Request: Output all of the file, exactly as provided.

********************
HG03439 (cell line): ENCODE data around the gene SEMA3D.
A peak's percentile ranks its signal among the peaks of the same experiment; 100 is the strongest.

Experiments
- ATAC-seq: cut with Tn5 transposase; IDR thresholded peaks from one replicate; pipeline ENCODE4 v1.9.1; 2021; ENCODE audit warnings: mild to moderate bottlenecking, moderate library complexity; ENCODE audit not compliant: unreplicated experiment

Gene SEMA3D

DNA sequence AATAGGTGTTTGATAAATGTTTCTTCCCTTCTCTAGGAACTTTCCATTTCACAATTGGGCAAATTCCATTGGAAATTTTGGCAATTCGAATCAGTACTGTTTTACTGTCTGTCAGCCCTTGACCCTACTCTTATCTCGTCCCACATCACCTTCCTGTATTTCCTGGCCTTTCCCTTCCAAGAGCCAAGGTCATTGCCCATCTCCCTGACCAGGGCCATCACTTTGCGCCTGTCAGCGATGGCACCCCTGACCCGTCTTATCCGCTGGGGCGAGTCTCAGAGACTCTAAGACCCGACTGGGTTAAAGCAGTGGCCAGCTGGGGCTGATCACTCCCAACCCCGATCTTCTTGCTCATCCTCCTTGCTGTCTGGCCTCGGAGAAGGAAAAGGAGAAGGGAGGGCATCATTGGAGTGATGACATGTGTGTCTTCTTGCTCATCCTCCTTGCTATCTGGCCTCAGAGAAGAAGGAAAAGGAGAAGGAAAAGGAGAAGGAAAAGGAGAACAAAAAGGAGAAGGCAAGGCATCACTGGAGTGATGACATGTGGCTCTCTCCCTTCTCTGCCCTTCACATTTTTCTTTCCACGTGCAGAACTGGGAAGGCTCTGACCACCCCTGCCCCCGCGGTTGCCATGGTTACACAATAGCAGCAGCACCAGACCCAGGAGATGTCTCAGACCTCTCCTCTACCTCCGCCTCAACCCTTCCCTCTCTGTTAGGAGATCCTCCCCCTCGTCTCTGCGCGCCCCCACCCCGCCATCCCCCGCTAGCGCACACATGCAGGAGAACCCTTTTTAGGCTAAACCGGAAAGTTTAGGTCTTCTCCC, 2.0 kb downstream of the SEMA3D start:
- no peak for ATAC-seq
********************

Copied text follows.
HG03439 (cell line): ENCODE data around the gene SEMA3D.
A peak's percentile ranks its signal among the peaks of the same experiment; 100 is the strongest.

Experiments
- ATAC-seq: cut with Tn5 transposase; IDR thresholded peaks from one replicate; pipeline ENCODE4 v1.9.1; 2021; ENCODE audit warnings: mild to moderate bottlenecking, moderate library complexity; ENCODE audit not compliant: unreplicated experiment

Gene SEMA3D

DNA sequence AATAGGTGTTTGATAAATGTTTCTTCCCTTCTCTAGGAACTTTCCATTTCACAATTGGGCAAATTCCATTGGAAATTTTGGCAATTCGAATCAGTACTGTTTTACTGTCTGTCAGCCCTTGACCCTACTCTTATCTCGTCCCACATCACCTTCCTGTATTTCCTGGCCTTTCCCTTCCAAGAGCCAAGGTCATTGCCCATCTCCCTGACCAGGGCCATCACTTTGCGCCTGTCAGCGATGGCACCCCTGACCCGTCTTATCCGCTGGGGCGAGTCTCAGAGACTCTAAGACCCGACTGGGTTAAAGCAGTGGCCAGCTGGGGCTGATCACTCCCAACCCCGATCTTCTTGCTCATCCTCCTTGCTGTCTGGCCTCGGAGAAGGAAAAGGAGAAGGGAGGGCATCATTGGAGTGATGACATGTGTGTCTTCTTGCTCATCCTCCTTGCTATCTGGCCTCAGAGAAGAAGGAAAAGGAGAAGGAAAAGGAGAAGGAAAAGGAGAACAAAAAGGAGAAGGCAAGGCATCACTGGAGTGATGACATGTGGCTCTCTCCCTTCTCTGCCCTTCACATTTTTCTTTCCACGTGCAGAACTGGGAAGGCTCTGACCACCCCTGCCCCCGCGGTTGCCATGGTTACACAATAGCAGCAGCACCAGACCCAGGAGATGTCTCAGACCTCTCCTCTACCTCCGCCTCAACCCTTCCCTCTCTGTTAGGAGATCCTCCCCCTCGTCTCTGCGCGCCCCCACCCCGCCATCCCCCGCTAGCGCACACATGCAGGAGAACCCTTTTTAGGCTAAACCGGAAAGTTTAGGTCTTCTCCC, 2.0 kb downstream of the SEMA3D start:
- no peak for ATAC-seq